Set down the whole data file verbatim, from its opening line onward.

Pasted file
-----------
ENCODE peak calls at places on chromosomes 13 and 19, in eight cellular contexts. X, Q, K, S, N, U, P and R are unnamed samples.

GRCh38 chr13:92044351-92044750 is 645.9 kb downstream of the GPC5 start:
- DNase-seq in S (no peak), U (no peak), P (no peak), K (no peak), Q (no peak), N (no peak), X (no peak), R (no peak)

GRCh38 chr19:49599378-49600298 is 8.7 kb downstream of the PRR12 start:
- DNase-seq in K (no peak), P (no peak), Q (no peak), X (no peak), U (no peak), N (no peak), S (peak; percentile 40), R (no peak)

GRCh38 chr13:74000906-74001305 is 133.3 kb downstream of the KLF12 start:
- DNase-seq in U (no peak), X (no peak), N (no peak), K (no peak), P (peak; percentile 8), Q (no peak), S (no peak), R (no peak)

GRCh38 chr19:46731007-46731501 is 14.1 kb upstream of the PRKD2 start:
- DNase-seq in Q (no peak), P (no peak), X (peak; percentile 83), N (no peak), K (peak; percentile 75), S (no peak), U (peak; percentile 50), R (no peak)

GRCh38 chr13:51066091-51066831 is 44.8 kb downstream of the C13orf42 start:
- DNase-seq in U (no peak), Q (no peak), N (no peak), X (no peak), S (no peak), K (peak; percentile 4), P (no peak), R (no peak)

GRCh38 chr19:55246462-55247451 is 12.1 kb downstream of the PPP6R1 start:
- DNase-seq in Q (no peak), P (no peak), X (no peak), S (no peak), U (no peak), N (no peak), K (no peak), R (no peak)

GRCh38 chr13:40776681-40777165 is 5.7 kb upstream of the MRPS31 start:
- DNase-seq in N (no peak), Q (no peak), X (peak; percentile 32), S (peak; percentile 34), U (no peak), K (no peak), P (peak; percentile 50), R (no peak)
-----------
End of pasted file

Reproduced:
ENCODE peak calls at places on chromosomes 13 and 19, in eight cellular contexts. X, Q, K, S, N, U, P and R are unnamed samples.

GRCh38 chr13:92044351-92044750 is 645.9 kb downstream of the GPC5 start:
- DNase-seq in S (no peak), U (no peak), P (no peak), K (no peak), Q (no peak), N (no peak), X (no peak), R (no peak)

GRCh38 chr19:49599378-49600298 is 8.7 kb downstream of the PRR12 start:
- DNase-seq in K (no peak), P (no peak), Q (no peak), X (no peak), U (no peak), N (no peak), S (peak; percentile 40), R (no peak)

GRCh38 chr13:74000906-74001305 is 133.3 kb downstream of the KLF12 start:
- DNase-seq in U (no peak), X (no peak), N (no peak), K (no peak), P (peak; percentile 8), Q (no peak), S (no peak), R (no peak)

GRCh38 chr19:46731007-46731501 is 14.1 kb upstream of the PRKD2 start:
- DNase-seq in Q (no peak), P (no peak), X (peak; percentile 83), N (no peak), K (peak; percentile 75), S (no peak), U (peak; percentile 50), R (no peak)

GRCh38 chr13:51066091-51066831 is 44.8 kb downstream of the C13orf42 start:
- DNase-seq in U (no peak), Q (no peak), N (no peak), X (no peak), S (no peak), K (peak; percentile 4), P (no peak), R (no peak)

GRCh38 chr19:55246462-55247451 is 12.1 kb downstream of the PPP6R1 start:
- DNase-seq in Q (no peak), P (no peak), X (no peak), S (no peak), U (no peak), N (no peak), K (no peak), R (no peak)

GRCh38 chr13:40776681-40777165 is 5.7 kb upstream of the MRPS31 start:
- DNase-seq in N (no peak), Q (no peak), X (peak; percentile 32), S (peak; percentile 34), U (no peak), K (no peak), P (peak; percentile 50), R (no peak)